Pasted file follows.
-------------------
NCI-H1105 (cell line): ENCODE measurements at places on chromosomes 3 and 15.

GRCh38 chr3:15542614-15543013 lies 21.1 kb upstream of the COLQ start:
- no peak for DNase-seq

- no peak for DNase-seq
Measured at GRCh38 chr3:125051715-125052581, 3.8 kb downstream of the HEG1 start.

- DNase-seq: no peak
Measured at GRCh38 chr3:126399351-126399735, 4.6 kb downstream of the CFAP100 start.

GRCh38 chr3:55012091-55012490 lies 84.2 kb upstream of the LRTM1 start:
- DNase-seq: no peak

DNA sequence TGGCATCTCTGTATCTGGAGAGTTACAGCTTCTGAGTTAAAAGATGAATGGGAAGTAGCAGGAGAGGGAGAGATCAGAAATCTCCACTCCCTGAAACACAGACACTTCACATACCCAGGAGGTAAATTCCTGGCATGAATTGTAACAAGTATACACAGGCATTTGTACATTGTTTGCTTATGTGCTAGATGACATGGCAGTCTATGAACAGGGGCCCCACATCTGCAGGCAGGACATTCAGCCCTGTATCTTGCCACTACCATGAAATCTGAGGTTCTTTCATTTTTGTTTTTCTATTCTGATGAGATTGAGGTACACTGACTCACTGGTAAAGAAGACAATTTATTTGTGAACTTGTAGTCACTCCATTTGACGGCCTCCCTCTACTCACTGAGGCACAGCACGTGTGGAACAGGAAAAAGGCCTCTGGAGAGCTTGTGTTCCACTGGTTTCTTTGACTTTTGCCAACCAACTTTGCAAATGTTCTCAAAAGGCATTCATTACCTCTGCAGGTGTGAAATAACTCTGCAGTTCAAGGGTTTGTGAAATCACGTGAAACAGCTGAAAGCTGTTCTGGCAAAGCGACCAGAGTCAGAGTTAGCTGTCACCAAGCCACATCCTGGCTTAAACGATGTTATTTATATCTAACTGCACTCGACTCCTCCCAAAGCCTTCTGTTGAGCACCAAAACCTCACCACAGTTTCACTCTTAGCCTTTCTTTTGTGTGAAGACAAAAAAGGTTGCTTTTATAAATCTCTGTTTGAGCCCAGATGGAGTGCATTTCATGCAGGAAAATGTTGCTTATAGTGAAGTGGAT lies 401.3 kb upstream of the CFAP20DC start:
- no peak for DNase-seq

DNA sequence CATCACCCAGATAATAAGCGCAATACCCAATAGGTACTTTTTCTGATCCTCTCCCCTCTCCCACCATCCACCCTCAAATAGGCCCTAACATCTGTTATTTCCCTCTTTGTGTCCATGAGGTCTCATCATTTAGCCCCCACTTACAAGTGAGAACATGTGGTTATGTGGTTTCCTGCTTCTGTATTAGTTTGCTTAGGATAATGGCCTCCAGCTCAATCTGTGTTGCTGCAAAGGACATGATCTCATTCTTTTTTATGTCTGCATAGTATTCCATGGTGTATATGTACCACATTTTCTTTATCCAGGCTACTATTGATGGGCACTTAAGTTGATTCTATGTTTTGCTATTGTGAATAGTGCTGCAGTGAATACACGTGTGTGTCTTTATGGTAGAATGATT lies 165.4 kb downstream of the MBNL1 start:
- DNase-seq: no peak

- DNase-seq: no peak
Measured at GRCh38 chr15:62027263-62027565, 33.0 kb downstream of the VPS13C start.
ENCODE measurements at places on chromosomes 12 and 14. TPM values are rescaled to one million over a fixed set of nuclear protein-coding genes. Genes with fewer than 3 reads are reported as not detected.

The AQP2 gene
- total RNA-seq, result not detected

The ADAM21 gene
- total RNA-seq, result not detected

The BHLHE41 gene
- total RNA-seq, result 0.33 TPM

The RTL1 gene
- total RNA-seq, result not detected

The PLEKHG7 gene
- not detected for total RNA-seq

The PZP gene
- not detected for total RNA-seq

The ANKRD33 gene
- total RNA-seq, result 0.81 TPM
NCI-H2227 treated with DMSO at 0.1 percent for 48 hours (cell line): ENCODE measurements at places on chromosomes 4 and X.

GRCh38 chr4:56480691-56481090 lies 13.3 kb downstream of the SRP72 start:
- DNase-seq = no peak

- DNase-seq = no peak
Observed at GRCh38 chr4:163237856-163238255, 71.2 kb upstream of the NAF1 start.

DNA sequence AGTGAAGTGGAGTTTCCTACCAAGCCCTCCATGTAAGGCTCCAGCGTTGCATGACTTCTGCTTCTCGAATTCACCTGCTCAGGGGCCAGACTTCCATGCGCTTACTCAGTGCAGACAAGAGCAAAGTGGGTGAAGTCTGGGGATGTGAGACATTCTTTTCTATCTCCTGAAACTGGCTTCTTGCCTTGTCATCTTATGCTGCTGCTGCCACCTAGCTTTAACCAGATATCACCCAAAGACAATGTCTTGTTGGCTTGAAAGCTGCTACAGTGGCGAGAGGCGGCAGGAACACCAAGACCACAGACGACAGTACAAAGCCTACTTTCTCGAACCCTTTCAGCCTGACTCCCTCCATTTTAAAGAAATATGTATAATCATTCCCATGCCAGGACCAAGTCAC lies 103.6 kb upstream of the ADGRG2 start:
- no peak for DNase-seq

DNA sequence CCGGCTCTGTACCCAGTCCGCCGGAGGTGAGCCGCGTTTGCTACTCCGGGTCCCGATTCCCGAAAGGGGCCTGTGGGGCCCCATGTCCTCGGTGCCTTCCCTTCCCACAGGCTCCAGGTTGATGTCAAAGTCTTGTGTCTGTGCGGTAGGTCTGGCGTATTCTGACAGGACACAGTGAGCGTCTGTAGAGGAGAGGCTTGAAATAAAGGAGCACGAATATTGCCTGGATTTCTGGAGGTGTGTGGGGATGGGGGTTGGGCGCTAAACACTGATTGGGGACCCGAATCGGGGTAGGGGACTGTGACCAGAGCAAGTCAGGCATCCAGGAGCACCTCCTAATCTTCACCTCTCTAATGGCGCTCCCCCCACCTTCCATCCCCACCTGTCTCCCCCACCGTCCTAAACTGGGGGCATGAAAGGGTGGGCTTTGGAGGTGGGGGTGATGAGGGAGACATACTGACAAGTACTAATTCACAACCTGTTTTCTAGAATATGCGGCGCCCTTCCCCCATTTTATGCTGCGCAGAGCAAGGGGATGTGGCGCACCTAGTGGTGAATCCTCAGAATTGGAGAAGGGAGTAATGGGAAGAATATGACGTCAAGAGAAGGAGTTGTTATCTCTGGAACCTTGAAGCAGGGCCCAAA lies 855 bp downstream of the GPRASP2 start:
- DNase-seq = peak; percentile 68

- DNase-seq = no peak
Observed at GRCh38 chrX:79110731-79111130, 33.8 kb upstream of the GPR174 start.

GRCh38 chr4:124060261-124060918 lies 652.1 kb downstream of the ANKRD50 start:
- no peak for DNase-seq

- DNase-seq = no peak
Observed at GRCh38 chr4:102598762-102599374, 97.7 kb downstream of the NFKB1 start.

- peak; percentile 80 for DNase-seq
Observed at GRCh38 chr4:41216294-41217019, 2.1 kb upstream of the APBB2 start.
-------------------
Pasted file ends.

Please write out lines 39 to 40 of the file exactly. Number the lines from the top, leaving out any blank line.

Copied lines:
- DNase-seq = peak; percentile 68

- DNase-seq = no peak